I don't pretend to have the answer to the age-old question of why people cheat, but in light of the recent news coming from the Emory University campus, located just a few miles from my university, I'd like to at least weigh in. For about a decade a few individuals who were responsible for collecting and reporting admissions data at Emory intentionally lied about things like SAT scores and class rank.
These folks didn’t tell crazy lies; instead, they modestly inflated the numbers so that no one would be the wiser. U.S. News and World Report has apparently indicated Emory’s ranking would not even have changed if accurate data had been used, possibly the most interesting part of the whole story.
Emory is a terrific institution and President Jim Wagner, whom I know reasonably well, is not only a great president, but also a good person—thoughtful, ethical and kind—and he has not been implicated at all in these misrepresentations. The news organizations will kick Emory around for a week or so and then move on to something else. It’s certainly a sad day for this great university, but it will recover quickly, and it has done the right thing by coming forward.
But back to my central question. Why in the world would highly respected and well-trained professionals do something like this? Just a couple years ago, Atlantans asked themselves the same question about the “cheating scandal” in the Atlanta Public Schools (APS) that cost the Superintendent, as well as hundreds of others in the system, their jobs. I know the Superintendent well, along with many other administrators who were also forced out. The ones I knew best are all good people.
I still do not believe there was an organized, system-wide conspiracy that directed employees to cheat on statewide tests. I have seen no evidence of that, even three years later. Some teachers were just plain cheating. Some principals did the same. There were examples of absolutely outrageous behavior that deserved the harshest punishment. The behavior of many others who have been accused, though, fell short of what I would label cheating.
Those details aside, what I believe did happen was that a lot of people, including leadership, became focused on reaching a set of numbers that in the end have far less meaning than we ascribe to them. Rewards were based on achieving those numbers, and severe federal and state punishments descended upon APS for failing to hit those numbers. When so much is at stake and the wrong things are being measured, even good people will begin to bend the truth.
Misaligned incentives can bring down any institution. Consider all the criminal activity that’s occurred in the financial industry over the last decade. It’s easy to say that all these folks were just crooks, but I think the bigger problem lies with the system. And this is harder to tackle.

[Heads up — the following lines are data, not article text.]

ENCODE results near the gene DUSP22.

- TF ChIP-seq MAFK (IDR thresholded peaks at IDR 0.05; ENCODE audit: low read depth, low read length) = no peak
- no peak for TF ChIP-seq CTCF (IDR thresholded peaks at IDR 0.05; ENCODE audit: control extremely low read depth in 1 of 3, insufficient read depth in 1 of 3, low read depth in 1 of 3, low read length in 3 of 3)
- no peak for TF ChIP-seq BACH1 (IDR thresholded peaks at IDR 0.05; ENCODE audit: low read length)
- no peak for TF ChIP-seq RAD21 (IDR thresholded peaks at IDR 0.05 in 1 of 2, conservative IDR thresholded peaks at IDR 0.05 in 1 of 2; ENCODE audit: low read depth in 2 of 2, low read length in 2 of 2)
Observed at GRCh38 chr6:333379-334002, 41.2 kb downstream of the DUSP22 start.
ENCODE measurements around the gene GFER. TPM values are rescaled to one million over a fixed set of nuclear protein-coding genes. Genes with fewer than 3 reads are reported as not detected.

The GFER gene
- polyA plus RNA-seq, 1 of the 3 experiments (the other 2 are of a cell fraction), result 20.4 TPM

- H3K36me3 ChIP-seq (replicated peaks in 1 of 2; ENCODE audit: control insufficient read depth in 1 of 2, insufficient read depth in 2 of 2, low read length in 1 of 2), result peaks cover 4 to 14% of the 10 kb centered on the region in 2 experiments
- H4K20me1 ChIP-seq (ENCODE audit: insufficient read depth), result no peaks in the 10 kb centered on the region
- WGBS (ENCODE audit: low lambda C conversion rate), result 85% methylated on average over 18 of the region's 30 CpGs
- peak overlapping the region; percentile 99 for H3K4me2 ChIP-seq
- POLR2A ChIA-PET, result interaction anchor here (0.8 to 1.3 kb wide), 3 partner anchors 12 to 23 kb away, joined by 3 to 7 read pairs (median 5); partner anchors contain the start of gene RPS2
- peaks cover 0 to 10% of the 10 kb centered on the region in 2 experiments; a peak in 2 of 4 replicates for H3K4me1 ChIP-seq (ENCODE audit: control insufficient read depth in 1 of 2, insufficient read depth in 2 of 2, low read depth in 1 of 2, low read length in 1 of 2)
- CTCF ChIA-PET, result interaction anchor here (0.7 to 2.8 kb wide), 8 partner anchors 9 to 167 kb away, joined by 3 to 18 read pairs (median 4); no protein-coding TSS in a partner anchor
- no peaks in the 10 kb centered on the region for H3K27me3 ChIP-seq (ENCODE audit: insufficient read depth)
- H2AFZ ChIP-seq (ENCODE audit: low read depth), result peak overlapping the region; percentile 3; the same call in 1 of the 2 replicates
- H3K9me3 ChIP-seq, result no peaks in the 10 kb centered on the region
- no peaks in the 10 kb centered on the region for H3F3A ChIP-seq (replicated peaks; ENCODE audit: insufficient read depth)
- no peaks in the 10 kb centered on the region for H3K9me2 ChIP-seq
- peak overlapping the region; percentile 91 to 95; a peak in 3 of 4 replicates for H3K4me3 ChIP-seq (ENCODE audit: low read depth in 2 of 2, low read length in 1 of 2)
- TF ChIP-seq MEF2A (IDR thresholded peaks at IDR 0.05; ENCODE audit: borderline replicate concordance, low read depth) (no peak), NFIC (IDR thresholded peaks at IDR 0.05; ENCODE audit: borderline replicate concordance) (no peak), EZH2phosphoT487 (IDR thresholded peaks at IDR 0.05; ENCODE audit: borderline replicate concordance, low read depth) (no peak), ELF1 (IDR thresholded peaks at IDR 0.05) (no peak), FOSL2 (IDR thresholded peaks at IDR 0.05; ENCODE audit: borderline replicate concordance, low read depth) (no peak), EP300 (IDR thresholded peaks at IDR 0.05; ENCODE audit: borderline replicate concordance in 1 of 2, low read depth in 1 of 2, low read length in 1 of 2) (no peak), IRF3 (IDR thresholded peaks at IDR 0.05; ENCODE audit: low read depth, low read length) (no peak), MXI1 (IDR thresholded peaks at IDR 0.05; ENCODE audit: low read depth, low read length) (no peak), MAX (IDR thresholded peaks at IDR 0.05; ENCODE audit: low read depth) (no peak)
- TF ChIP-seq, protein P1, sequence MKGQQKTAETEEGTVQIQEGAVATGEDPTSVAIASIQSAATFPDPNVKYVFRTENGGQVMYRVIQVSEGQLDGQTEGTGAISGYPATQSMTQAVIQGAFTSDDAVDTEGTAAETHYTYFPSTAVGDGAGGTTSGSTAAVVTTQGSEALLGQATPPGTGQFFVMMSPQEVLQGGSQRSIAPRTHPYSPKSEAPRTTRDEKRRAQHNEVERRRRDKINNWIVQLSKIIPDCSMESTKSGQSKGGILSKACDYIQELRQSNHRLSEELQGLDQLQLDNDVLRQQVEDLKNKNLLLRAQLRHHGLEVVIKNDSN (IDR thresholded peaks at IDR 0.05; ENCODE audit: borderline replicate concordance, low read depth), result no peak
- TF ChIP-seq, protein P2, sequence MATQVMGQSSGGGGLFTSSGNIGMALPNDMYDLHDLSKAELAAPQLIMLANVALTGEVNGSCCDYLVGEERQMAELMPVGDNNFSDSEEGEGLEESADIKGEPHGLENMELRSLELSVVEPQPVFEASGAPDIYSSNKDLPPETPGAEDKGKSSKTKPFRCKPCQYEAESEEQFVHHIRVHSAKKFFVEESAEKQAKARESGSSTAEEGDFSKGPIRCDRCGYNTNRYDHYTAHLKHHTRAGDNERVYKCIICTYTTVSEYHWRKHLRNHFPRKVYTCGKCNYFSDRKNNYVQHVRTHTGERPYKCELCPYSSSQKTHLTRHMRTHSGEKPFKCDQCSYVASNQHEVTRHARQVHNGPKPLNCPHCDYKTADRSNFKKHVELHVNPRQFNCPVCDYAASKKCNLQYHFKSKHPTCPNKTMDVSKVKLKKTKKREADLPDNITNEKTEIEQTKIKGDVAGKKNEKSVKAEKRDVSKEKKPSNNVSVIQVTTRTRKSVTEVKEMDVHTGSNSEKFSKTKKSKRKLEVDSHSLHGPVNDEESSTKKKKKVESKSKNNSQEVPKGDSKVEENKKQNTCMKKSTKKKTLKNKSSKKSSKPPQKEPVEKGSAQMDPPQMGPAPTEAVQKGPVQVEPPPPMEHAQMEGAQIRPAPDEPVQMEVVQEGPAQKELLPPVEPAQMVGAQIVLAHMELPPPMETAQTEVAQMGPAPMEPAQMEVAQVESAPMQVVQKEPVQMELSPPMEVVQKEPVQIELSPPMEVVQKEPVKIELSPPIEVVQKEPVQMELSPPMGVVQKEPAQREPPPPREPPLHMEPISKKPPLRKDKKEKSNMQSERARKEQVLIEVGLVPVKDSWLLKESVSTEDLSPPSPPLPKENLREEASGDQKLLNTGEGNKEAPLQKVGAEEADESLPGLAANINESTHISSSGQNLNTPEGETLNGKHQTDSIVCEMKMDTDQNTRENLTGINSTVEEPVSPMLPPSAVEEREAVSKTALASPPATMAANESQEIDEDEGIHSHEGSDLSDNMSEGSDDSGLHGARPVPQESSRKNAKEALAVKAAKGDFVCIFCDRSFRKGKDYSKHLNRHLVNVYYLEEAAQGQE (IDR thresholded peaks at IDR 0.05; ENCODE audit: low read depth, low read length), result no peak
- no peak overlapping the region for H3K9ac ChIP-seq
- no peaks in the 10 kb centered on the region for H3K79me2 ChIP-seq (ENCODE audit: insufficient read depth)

An industry that used to reward people for long-term results benefiting many people has morphed to one where whoever makes the biggest, fastest buck for a few privileged individuals gets rewarded to an obscene degree. And when the bubble collapsed, those folks all kept their money and stayed out of jail.
So back to Emory and the handful of other schools in the last few years where cheating on test scores has been discovered. What’s at stake here and what is being measured? My institution, Oglethorpe University, is not jockeying for a top twenty ranking position, and we are not consumed with the whole ranking game. We do end up in most books or ranking systems that list the country’s best colleges and universities and that’s always a nice thing. But whether we are 157 or 196 really means little to us or our students. Instead, we are concerned every day with providing the most rigorous, relevant, and affordable education we can.
Could what happened at Emory happen at Oglethorpe? I’d like to think not because I know the people here who are responsible for reporting this same data, but no one should ever be so smug. Would it have benefited us as an institution to add forty points to our median SAT scores? I guess so, but only in a very small way. It looks like it didn’t help Emory all that much either. Would it have made the individuals responsible for recruiting students look better? For sure. Would it have made me as president look better? The answer there must be yes, as well.
In the end, institutions are just people working within a culture. People will make bad decisions from time to time. It is the responsibility of the culture of the institution to encourage and reward ethical decision-making based on things that really matter. When the culture and the system fail to prevent individual excesses, self-correction is the only alternative.
That’s what Emory is doing now. I hope someday the system in which higher education rankings are tallied, which rewards numbers over learning outcomes, will change for the better. I am not holding my breath.
This story originally appeared in Huffington, in the iTunes App store.